10 ways to control your anger - Professional expert’s advice

I am really emotional and excitable person. I think that there are two types of anger: constructive anger and a destructive one. In order to understand the anger phenomenon I decided to investigate the nature of anger, reasons of its appearing, key factors and anger management.

What does it mean this anger? Anger is a strong indignation feeling of our emotional sphere that is attended by self-control losing. Anger is a signal of our state. Glands produce an array of hormones that have a great and deep effect on all our body. The main participants of this process are adrenaline and cortisol. They activate cardiovascular system and consequently all organs. Adrenalin causes fast heart beating, rising blood pressure. These rich oxygenated blood streams to the places are responsible for reaction. Thus some extra energy is released.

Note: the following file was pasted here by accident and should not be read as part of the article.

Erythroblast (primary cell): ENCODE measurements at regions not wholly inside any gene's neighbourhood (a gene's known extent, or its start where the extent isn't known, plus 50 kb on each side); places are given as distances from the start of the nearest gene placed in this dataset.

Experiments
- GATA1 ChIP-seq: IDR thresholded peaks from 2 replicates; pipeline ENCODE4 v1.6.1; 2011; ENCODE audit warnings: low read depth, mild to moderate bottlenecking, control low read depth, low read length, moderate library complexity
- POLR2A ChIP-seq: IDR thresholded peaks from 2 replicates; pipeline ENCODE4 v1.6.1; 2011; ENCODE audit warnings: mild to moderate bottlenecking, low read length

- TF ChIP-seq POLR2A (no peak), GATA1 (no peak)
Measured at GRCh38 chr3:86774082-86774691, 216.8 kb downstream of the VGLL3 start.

There are 4 basic ways of anger expressions:

1. Straight and immediately (verbally or nonverbally) to show your anger. It gives an opportunity to free from the negative emotions.

2. To express anger in an indirect way. In this case usually suffer persons that are weaker, not dangerous and those ones who “come to hand”, usually they are our family and close relatives. Thus we hurt our dear ones. One of the best ways is to express your anger to the person who is the source of this very anger. If it is impossible- better find some compromise.

3. Restraining anger you “drive” it deep inside. So, negative emotions store will provoke a big stress sooner or later.

4. You may foresee situation of anger feeling, try not to expand this feeling but get to know the reason, understand and solve it. A Roman philosopher Seneca said: “When you are feeling of ascending “volcano”- stand still, not doing anything- not speaking, not moving.”